Time – counting years from creation of world

It happens thousands of times a year. Young couples stand beneath the chupa, the mesader kiddushin is handed a kesuva and intones, “On date such and such of the year 5767 since the creation of the world according to our count.” According to our count? If 5767 years have passed why mention that that they are “according to our count?” How many ways are there to count 5767 years? Surely 5767 years since creation signifies that Rosh Hashana 5767 marked the passing of 5,767 years. Are there two ways of looking at this simple fact? Strangely, the answer is yes!


Things are never as easy as they look. The simple rule that we count the years from creation is complicated by the inconvenience that the creation spanned over two years giving us two candidates for “zero hour.” Which year do we choose? Concerning this there are two major opinions.

Every Rosh Hashana we announce, Hayom haras olam – today is the birth of the world! This statement itself is surprising because Hashem began the creation not on Rosh Hashana, but five days earlier on the 25th of Elul. Apparently haras olam refers not to the beginning of the process, but to its pinnacle – the creation of man.

This prompts the question of when to start clocking the years. On the one hand, you might argue that the calendar should begin during the first year of creation because that is when everything got started. The trouble with that approach is that the first year lasted only five days and was totally missing its first eleven months. How can we clock time from the first of Tishrei that never existed? On the other hand, to start the calendar on the second year also seems less than perfect because it was, after all, the second year. In brief, we are left with two problematical options – to consider a non-year as the first year, or to consider the second year as the first year.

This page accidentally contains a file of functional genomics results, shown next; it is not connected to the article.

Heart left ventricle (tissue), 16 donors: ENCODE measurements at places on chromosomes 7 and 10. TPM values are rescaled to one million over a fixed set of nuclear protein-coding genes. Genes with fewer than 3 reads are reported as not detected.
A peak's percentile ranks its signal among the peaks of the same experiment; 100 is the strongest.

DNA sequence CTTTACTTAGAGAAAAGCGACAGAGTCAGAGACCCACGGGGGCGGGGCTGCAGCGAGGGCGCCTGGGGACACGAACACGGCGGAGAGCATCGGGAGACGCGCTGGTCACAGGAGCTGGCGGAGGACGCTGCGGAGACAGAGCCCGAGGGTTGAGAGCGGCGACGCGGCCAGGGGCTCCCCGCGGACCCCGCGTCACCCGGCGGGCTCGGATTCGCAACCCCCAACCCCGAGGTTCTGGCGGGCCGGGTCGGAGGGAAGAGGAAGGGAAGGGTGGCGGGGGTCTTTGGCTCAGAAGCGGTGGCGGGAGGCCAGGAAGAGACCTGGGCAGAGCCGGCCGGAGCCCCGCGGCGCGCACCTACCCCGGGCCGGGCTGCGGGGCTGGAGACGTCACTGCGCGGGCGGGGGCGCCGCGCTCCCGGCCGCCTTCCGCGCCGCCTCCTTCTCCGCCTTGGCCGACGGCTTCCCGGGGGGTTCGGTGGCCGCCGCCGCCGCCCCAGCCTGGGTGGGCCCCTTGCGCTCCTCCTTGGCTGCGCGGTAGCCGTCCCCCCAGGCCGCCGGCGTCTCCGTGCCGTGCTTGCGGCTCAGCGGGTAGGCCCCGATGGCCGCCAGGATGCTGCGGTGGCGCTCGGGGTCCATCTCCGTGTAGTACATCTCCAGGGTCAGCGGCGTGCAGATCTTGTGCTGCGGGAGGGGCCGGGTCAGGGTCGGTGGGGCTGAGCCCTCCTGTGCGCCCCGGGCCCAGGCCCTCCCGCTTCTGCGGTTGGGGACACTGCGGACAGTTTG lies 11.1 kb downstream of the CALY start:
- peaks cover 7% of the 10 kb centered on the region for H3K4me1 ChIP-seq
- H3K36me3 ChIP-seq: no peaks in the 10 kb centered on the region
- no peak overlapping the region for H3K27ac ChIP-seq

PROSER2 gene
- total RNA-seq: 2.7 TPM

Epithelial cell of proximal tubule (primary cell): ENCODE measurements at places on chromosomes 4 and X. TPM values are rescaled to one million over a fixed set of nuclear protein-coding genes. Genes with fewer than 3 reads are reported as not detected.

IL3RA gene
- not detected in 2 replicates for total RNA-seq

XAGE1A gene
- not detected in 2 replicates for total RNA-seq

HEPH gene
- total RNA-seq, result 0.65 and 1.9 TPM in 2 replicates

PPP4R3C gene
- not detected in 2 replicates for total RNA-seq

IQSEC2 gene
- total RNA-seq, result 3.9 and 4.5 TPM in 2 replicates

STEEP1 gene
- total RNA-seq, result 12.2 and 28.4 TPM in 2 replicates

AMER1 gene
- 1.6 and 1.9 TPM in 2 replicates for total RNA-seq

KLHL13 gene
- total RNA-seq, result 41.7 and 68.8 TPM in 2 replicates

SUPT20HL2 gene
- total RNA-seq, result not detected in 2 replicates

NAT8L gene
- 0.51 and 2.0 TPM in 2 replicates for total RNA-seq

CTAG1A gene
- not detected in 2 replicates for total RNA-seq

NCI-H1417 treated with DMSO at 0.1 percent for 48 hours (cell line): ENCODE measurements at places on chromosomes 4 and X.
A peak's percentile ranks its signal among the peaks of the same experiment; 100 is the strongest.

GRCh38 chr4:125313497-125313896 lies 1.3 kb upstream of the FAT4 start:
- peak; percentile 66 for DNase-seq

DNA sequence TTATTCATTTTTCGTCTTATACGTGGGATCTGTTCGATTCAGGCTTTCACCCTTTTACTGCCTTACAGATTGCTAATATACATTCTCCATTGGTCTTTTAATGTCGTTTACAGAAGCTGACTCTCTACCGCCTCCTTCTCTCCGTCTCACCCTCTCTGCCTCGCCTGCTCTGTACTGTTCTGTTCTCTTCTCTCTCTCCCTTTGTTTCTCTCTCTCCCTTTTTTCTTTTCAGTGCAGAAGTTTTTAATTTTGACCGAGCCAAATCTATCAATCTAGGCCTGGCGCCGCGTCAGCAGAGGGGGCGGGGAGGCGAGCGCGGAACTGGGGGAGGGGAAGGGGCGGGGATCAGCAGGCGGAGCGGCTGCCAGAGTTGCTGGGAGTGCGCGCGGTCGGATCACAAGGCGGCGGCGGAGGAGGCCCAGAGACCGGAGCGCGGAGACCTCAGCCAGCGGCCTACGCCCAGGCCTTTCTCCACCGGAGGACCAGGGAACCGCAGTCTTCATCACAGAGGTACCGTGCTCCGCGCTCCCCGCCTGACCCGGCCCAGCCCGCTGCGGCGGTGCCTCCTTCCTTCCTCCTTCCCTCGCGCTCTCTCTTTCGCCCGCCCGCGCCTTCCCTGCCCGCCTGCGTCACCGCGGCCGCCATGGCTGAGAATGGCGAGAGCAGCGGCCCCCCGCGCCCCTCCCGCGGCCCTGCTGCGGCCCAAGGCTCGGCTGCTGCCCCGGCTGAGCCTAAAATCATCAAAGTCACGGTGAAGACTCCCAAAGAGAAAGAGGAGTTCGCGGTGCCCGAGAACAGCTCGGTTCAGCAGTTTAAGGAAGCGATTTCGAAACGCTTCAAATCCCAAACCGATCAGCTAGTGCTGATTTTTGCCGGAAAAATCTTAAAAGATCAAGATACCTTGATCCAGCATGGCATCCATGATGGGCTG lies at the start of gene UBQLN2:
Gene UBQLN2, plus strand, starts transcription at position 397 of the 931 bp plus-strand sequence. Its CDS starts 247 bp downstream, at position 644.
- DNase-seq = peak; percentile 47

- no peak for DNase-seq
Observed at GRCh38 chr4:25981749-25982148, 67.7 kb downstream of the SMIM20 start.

There is a second question that also hinges on these two options. What is the first month from which we estimate all future months? It is well known that because every month has an average length of 29 days, 12 hours, and 793 parts, all you have to do to work out the beginning of any future or past month is figure out how many months separate it from creation and multiply that number by the average month-length.

Take the 60,000th month since creation. To know when it starts, multiply the average month-length by 60,000, add the result to the first molad (the moment the first rosh chodesh began), and there is your answer. The question is – what is the first molad that determines all other molads?

According to the Rambam (Kiddush Hachodesh 6:8), the Zero molad is Rosh Hashana of the five-day year when Hashem started the creation. This non-existent year which only sprang into being during its last five days is called Shnas Hatohu – the “Year of emptiness.” The non-existent molad of its non-existent Rosh Hashana is called molad BaHaRaD because these initials describe the moment the molad would have happened had it existed – on Monday (yom Beis), the 5th hour (Hei) and 204 parts of an hour (RaD).